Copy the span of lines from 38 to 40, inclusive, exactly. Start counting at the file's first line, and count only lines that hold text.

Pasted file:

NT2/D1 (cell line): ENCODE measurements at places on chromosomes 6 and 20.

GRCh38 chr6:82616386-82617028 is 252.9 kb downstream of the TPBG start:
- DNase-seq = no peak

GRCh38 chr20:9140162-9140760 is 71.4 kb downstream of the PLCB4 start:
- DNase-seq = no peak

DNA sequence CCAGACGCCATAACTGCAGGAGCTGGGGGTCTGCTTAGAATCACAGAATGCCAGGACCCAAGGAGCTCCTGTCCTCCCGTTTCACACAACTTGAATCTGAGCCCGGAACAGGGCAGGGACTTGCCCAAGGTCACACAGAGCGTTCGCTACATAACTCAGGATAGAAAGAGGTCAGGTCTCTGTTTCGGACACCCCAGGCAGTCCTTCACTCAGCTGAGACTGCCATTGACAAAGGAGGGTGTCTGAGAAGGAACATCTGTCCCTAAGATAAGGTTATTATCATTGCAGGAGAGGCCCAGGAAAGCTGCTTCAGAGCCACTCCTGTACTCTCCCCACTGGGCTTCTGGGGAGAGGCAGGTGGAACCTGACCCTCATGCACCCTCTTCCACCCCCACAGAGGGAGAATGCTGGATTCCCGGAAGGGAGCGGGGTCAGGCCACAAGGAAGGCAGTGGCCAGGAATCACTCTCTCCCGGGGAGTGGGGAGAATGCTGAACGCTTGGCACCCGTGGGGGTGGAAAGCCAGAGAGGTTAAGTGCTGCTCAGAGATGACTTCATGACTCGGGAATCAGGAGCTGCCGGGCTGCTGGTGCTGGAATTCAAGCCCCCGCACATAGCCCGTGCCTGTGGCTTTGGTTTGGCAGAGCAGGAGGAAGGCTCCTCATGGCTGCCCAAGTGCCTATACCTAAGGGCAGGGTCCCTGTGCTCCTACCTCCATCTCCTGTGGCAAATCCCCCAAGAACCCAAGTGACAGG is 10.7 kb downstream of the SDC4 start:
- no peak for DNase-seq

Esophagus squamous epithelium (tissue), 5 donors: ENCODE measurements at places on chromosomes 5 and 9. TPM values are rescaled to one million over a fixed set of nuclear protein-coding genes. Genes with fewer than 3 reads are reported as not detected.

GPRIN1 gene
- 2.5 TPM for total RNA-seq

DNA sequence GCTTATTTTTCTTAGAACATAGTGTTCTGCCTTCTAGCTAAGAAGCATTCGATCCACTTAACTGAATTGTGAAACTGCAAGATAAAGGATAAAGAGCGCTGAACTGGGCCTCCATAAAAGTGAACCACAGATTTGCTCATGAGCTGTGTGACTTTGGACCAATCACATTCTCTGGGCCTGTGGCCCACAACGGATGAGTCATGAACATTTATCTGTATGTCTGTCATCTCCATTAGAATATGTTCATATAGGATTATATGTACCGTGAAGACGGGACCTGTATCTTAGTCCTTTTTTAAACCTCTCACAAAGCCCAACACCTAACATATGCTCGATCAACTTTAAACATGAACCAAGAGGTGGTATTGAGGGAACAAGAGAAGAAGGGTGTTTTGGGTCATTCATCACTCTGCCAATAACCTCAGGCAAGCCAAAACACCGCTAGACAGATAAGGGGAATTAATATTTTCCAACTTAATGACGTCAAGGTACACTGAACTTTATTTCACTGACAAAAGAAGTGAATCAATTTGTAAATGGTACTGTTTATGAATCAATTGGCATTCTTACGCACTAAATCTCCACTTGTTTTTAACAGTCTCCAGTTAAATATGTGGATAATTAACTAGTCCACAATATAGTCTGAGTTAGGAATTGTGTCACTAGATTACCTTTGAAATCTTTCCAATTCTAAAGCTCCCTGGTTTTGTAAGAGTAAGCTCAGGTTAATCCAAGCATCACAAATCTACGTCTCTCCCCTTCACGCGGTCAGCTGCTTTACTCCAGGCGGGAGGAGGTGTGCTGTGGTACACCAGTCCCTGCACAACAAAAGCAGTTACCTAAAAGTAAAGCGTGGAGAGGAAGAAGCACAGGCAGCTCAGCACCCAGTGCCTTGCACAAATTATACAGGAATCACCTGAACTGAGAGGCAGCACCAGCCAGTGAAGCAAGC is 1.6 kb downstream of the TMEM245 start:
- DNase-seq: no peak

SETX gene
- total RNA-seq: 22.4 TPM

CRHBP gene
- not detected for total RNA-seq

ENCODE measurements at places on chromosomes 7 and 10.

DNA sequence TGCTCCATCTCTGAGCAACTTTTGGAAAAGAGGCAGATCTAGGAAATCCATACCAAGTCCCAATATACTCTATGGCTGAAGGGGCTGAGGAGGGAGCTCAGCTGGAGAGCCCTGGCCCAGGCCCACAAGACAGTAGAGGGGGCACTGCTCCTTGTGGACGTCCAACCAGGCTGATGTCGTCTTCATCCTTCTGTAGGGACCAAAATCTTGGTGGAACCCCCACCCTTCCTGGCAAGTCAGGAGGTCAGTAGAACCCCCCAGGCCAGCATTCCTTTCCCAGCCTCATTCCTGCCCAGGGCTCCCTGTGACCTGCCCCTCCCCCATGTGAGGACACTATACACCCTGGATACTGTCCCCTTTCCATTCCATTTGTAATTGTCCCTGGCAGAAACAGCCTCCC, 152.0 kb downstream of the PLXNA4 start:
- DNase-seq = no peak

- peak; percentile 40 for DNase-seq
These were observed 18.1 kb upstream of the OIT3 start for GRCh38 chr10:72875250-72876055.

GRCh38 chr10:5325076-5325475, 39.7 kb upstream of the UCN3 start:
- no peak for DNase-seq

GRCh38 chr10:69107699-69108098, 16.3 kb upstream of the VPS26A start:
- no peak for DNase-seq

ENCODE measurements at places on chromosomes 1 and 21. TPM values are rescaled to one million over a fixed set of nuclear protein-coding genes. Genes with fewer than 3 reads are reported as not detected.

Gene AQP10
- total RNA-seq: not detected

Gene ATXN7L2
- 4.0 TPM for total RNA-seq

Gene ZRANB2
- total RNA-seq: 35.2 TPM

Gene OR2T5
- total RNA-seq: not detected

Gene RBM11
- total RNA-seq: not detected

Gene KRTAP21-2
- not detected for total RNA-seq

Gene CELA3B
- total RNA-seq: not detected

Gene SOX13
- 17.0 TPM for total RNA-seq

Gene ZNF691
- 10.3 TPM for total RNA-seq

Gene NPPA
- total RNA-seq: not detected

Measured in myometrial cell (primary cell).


- not detected for total RNA-seq

Gene CELA3B
- total RNA-seq: not detected